The Africa Centre of Excellence in Phytomedicine Research and Development (ACEPRD) focuses on pointing Africa and the whole of humanity to the natural things that make up medicine for the healing of the human body. It is committed to leading in the area of Phytomedicine Research and Training and is working, assiduously, to attract grants to internationalise the Centre by attracting international students and faculty to the University.
Phytomedicine, not the orthodox medicine, the Centre says, because traditional things are original. This, it argued, is why trado-medicine practitioners (TMPs) are all over Africa and beyond and this is why ACEPRD is synonymous with originality. ACEPRD is taking a lead in harnessing Africa’s biodiversity to solve human health problems. Its mandate is to provide an alternative source of medicine for the cure of Africa’s health challenges, train manpower to achieve this now and in the future as well as provide knowledge through skillful research and publication, to show emerging issues in the field of Phytomedicine.
In the past two years, a set of TMPs and academics from across Nigeria, Togo, Benin Republic, Ghana, Cameroun and Burkina Faso have been engaged and discovered, who have developed drugs and drinks in the best of their states, from natural sources. These people are eager to sell their products, but face the challenges of how to standardise these products.
ACEPRD has developed some basic courses and simplified the curriculum to train trado-medicine practitioners across the West and Central African sub-regions and recorded some successes.
In the first year of the project, the Centre admitted 103 students into its five Masters and PhD programmes and has, so far, graduated nine regional students from Togo, DR Congo and Liberia. The Centre graduated students, through partnerships with the Université des Montagnes, Cameroun and facilitated six-month internships for the students in pharmaceutical companies in Nigeria. ACEPRD also welcomed a scholar from the same University from January to March, 2016, for research purposes. The student has since published three journal articles.
The Centre has run a number of short courses in Bioinformatics and Genomics, where no fewer than 200 short-term students have been trained. More than 200 students are currently enrolled for M.Sc. and PhD programmes in different areas of Phytomedicine, with supervision cutting across the Centre, partner institutions and inter-disciplinary departments to enrich the programmes. For the 2016 admissions, more than 150 national and 13 regional students were enrolled. Thirty-seven of the students of the the 2015/2016 academic session have completed their internships, while two faculty have also undergone internships.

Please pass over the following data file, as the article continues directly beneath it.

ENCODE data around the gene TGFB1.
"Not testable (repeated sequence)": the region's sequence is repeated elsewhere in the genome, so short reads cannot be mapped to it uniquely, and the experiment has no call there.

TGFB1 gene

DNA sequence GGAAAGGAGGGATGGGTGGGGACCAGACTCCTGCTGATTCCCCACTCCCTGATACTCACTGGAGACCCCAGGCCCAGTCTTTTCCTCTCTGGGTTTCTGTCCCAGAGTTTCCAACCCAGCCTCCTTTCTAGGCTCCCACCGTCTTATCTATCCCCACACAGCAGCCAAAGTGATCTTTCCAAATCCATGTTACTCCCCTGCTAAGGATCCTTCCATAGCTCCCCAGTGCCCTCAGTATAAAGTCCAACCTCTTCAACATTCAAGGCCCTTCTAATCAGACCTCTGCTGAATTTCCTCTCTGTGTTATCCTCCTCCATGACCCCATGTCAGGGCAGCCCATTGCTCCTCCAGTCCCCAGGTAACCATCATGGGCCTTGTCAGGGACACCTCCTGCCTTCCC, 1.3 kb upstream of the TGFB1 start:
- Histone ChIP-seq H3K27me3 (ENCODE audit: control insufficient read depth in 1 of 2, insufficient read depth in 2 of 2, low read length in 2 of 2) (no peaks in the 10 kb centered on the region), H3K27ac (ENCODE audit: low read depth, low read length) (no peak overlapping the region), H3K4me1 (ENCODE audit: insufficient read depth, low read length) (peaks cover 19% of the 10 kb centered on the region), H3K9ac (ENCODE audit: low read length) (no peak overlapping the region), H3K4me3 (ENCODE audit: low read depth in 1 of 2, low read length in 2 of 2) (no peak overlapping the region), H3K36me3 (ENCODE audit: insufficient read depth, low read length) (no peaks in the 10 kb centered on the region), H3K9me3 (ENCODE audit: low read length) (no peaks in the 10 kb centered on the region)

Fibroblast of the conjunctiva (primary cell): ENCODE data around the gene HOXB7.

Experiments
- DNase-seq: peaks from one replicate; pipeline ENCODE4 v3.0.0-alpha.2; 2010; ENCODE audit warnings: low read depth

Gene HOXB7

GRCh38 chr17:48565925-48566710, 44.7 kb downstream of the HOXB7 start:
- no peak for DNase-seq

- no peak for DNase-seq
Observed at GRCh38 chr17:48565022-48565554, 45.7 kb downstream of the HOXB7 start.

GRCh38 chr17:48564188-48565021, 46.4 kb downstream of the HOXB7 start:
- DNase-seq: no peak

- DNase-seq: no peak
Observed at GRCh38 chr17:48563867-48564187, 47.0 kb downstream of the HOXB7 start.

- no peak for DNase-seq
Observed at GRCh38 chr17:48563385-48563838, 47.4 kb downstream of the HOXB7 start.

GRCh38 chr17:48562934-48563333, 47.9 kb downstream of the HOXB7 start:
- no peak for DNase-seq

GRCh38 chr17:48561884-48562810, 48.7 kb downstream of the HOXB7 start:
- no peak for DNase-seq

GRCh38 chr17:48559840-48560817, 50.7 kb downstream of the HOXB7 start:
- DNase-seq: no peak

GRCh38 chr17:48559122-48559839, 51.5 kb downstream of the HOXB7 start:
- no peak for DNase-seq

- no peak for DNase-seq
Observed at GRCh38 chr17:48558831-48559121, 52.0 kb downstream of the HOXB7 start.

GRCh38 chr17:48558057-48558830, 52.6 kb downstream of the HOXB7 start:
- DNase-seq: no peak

Milestones recorded by ACEPRD include the acquisition of the ACE office, donated by the Vice-Chancellor of the University of Jos, Professor Sebastian Maimakoe. It consists of lecture halls, seminar/conference rooms, offices and four laboratories. The Centre has also received donations of two Bioreactors and NMR machines from one of its partner-universities in the United States, facilitated by Professor Ramesh Pandey of the Ayurvedic University, New Jersey. Among others, the award-winning Centre clinched the NOTAP/RMRDC Star Prize, during its exposition, in Abuja, in February, 2016.
As part of its long-term goals, ACEPRD hopes to train not less than 1000 students in postgraduate and short courses; provide state-of-the-art equipment for its laboratories, publish widely on Phytomedicine, in both national and international journals as well as have all its programmes accredited. This, it hopes to achieve before the expiration of the World Bank grant. To ensure the sustainability of the ACE project, beyond the World Bank support, ACEPRD was set up as an academic unit of the University of Jos.